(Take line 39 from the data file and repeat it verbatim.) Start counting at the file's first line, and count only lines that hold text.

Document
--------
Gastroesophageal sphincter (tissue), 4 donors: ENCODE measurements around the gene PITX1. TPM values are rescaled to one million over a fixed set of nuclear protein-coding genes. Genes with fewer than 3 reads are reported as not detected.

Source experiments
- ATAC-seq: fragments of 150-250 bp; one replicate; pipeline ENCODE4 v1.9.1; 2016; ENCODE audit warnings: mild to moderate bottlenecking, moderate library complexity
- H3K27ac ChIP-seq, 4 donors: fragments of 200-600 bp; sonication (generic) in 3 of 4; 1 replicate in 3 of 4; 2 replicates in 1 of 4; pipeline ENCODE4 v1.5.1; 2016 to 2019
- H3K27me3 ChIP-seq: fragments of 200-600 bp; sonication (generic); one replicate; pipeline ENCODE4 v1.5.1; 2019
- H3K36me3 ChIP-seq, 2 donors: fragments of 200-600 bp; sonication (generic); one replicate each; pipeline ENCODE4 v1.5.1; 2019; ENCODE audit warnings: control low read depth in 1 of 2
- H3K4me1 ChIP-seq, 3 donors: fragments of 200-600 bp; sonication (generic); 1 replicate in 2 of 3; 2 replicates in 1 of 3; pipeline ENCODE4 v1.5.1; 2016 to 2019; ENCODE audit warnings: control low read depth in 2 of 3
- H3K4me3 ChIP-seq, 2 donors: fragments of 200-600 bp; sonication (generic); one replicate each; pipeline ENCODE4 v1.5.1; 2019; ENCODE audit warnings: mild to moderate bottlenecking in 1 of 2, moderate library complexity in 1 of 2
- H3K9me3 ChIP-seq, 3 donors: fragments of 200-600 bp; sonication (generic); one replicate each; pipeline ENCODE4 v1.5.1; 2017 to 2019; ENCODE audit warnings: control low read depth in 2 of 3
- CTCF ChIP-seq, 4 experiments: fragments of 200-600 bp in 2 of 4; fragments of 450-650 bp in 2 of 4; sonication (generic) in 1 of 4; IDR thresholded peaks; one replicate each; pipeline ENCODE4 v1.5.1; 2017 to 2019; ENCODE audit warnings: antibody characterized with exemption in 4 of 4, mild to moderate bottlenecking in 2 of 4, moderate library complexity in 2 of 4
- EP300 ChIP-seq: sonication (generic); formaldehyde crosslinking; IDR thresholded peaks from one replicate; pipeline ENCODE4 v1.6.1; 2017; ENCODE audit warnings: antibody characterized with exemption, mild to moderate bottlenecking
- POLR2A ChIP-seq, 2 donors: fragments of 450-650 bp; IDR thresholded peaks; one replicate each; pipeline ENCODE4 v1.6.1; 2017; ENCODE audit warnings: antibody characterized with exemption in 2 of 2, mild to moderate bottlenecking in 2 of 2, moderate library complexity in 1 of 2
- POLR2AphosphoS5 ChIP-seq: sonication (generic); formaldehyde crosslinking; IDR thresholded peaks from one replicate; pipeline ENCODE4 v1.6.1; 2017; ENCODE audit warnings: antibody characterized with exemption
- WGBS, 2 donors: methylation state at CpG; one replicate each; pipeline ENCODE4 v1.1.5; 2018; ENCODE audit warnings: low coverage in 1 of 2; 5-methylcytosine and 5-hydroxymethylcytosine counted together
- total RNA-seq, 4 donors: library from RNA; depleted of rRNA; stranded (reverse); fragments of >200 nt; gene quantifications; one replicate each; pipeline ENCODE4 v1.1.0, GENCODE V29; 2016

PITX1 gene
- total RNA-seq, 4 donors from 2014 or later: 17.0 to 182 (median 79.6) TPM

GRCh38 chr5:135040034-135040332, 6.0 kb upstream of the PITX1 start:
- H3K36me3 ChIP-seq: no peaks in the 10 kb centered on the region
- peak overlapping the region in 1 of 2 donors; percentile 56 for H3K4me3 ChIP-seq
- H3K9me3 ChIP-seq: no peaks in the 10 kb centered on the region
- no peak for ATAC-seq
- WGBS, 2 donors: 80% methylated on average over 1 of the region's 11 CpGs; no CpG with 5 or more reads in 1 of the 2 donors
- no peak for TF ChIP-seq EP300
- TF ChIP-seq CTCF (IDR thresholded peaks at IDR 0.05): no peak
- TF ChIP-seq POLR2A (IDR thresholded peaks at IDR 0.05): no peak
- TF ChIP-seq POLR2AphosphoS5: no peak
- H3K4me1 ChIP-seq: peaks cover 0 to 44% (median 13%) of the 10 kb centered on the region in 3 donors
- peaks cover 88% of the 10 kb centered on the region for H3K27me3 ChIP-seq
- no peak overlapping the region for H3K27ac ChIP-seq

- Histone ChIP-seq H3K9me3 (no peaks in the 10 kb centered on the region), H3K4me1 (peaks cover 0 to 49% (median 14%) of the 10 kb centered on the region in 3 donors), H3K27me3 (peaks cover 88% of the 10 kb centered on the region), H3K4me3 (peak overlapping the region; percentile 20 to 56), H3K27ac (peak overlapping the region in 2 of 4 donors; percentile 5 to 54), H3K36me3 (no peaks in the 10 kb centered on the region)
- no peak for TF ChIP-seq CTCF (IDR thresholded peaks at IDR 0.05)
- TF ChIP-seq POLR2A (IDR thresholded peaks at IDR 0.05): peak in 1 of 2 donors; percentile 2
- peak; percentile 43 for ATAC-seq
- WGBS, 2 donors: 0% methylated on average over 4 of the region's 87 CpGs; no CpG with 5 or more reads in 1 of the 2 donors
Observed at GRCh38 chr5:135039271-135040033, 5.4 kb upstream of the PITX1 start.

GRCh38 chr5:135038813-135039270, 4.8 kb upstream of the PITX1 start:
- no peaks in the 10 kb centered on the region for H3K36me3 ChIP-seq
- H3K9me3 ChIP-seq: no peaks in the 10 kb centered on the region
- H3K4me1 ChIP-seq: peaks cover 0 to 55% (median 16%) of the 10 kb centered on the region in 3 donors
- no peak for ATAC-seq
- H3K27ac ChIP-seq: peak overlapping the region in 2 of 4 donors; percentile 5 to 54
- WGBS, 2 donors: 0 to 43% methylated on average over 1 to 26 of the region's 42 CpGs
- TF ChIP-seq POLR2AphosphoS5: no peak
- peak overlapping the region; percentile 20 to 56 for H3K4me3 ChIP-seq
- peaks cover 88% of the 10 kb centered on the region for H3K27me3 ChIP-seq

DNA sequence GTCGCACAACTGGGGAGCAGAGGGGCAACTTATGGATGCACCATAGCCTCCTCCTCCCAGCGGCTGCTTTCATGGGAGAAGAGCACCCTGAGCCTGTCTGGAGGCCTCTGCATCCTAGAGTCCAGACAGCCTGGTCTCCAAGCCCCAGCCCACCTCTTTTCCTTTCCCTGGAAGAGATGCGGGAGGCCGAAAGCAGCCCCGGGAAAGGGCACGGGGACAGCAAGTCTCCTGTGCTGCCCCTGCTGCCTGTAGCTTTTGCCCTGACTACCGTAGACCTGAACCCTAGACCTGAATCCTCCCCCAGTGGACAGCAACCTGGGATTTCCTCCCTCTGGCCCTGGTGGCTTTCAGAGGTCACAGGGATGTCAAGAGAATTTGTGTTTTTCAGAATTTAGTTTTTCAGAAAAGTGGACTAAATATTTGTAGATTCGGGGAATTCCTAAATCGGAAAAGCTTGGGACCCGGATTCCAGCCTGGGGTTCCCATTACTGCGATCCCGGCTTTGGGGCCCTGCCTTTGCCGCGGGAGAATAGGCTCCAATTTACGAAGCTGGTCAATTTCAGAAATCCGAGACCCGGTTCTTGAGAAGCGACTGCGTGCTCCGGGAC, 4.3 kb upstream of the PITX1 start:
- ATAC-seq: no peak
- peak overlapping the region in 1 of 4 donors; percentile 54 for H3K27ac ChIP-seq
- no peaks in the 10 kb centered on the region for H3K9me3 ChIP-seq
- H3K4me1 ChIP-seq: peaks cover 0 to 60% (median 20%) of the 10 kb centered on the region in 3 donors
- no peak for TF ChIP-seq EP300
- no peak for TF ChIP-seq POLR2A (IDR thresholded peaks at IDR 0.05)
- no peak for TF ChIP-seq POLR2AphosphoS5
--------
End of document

- H3K9me3 ChIP-seq: no peaks in the 10 kb centered on the region